Applications Submitted to State Economic Development Agencies


  • Air Liquide Large Industries US LP submitted an application to the Ingleside Independent School District for a Chapter 313 value-limitation agreement to construct a new air separation unit (ASU) for the production of nearly 2,000 tons per day of oxygen, nitrogen, and argon. This proposed industrial gas plant would consist of the main ASU, as well as storage tanks for liquid products. Ratification of the final value-limitation agreement was expected in September, with construction expected to commence in October 2020.
  • Roehm America LLC submitted an application to the Bay City Independent School District to construct a greenfield Methyl Methacrylate (MMA) Plant, capable of producing 250,000 tons of MMA per year from ethylene and natural gas. Ratification of the final value-limitation agreement was expected in August, with construction expected to commence in 2021.

Permits Approaching their Commencement of Construction Deadlines

  • Magnolia LNG, LLC received authorization to construct an 8.8 million metric ton per year liquefied natural gas terminal in Lake Charles, Louisiana on March 21, 2016. LDEQ has already granted two eighteen-month extensions to commence construction on the Magnolia LNG project, which expired on September 21, 2020. If constructed, this LNG export terminal could have the potential to emit over 2.5 million tons of greenhouse gases annually.
  • LDEQ issued a Prevention of Significant Deterioration Permit (PSD-LA-781) to Big Lake Fuels LLC on May 23, 2014, authorizing the construction of a new natural gas to gasoline (G2G) plant in Calcasieu Parish. The facility changed its name to the Big Lake Fuels Methanol Plant after two extension requests were granted by LDEQ, reflecting the decision to only construct the natural gas to methanol portion of the original G2G design and eliminate the methanol to gasoline portion. The new deadline to commence construction on the Big Lake Fuels Methanol Plant is October 25, 2020. If built, the facility would have a production capacity of up to 5,000 metric tons per day of methanol and could have the potential to emit over 2 million tons of greenhouse gases per year.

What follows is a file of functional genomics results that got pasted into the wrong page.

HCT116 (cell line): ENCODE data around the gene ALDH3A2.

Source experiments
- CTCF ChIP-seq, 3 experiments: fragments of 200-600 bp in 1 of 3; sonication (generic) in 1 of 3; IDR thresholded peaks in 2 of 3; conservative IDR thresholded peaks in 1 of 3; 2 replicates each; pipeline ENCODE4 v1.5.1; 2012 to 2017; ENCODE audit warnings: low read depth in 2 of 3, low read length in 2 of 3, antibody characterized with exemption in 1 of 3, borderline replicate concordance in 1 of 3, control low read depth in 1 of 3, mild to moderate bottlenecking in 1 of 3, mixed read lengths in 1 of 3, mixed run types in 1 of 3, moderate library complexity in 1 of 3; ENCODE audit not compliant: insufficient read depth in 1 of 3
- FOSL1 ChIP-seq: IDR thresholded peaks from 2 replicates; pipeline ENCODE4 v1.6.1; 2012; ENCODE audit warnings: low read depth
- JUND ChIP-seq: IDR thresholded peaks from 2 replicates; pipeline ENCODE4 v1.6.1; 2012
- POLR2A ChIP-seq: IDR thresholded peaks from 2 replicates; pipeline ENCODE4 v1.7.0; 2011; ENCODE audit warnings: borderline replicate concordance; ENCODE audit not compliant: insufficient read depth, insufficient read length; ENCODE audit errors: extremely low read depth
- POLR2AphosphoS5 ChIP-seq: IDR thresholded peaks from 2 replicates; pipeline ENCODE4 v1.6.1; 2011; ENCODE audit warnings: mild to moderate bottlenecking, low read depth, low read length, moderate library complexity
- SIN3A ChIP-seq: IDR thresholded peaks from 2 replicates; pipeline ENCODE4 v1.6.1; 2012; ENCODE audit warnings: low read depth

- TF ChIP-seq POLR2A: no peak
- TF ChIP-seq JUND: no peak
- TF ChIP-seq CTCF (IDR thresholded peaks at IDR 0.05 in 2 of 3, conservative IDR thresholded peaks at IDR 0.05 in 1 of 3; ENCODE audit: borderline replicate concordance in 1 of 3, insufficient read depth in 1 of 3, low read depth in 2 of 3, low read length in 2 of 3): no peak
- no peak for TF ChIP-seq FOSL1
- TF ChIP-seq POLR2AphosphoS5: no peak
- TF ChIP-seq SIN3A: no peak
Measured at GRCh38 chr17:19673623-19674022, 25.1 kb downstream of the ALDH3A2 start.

Background and Methodology

The projects in question are designed to enable facilities to perform a wide range of operations, including: compressing or processing natural gas, natural gas liquids, and condensate; liquefying natural gas for export; converting liquids or natural gas into petrochemical feedstocks, fertilizer, herbicides, explosives, or plastic resins; or exporting or refining crude oil.

The facilities in the database are either brand new or are being expanded, and have obtained or are seeking major “New Source Review” permits under the Clean Air Act that limit greenhouse gas emissions.  Under federal law, these permitting requirements are triggered by any project likely to increase GHG emissions more than 75,000 tons per year while also significantly increasing emissions of certain “criteria” pollutants known to harm public health. We have included 23 projects that were issued or applied for GHG PSD permits that have been rescinded after a 2014 Supreme Court decision.

The criteria pollutants—which include particulate matter (including fine particles), nitrogen oxides (NOx), sulfur dioxide (SO2), carbon monoxide (CO), and volatile organic chemicals (VOCs)—are regulated pursuant to health-based air quality standards established under the Clean Air Act.  According to the National Institutes of Health, air pollution exposure is associated with a wide array of health effects, including “respiratory diseases (including asthma and changes in lung function), cardiovascular diseases, adverse pregnancy outcomes (such as preterm birth), and even death.”

The potential emission increases and point locations are from each facility’s Federal Clean Air Act New Source Review or Prevention of Significant Deterioration (PSD) permit(s) or application(s), or Federal Energy Regulatory Commission (FERC) environmental assessment or environmental impact statement. The database also includes estimates of demographic characteristics within 1 and 3 miles of each facility. Those were calculated from EPA’s EJSCREEN census block-level dataset and the American Community Survey.

Click the “Download” button below for a database listing all of the projects by state and their emissions:

Click here to view individual permit documents for projects.

Suggested citation: “Environmental Integrity Project. (2020, September 30). Emission Increase Database. Retrieved from”

Note: This dataset is routinely updated and will continue to expand. Please contact us if you would like us to include a project in your community or if you would like to report an error.